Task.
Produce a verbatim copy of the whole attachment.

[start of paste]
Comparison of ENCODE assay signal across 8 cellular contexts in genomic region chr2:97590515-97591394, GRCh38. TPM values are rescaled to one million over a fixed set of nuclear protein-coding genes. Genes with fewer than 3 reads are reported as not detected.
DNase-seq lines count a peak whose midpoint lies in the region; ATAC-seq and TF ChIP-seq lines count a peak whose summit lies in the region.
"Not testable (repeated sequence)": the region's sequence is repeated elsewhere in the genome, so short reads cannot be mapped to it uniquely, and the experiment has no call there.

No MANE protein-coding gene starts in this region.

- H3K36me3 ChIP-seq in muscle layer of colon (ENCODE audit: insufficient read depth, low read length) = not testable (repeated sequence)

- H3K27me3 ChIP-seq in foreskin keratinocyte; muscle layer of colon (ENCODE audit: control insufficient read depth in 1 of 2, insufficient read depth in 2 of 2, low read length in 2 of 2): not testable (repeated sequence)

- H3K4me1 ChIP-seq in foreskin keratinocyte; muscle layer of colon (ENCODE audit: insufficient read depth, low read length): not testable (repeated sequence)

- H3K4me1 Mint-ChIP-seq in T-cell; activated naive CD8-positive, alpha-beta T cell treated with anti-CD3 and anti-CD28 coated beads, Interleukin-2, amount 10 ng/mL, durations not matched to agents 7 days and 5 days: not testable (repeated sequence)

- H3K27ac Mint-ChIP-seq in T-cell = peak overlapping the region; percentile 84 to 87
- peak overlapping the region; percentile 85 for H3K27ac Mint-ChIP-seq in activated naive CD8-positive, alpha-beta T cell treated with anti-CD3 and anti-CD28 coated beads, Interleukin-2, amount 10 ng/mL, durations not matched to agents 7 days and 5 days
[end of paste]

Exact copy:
Comparison of ENCODE assay signal across 8 cellular contexts in genomic region chr2:97590515-97591394, GRCh38. TPM values are rescaled to one million over a fixed set of nuclear protein-coding genes. Genes with fewer than 3 reads are reported as not detected.
DNase-seq lines count a peak whose midpoint lies in the region; ATAC-seq and TF ChIP-seq lines count a peak whose summit lies in the region.
"Not testable (repeated sequence)": the region's sequence is repeated elsewhere in the genome, so short reads cannot be mapped to it uniquely, and the experiment has no call there.

No MANE protein-coding gene starts in this region.

- H3K36me3 ChIP-seq in muscle layer of colon (ENCODE audit: insufficient read depth, low read length) = not testable (repeated sequence)

- H3K27me3 ChIP-seq in foreskin keratinocyte; muscle layer of colon (ENCODE audit: control insufficient read depth in 1 of 2, insufficient read depth in 2 of 2, low read length in 2 of 2): not testable (repeated sequence)

- H3K4me1 ChIP-seq in foreskin keratinocyte; muscle layer of colon (ENCODE audit: insufficient read depth, low read length): not testable (repeated sequence)

- H3K4me1 Mint-ChIP-seq in T-cell; activated naive CD8-positive, alpha-beta T cell treated with anti-CD3 and anti-CD28 coated beads, Interleukin-2, amount 10 ng/mL, durations not matched to agents 7 days and 5 days: not testable (repeated sequence)

- H3K27ac Mint-ChIP-seq in T-cell = peak overlapping the region; percentile 84 to 87
- peak overlapping the region; percentile 85 for H3K27ac Mint-ChIP-seq in activated naive CD8-positive, alpha-beta T cell treated with anti-CD3 and anti-CD28 coated beads, Interleukin-2, amount 10 ng/mL, durations not matched to agents 7 days and 5 days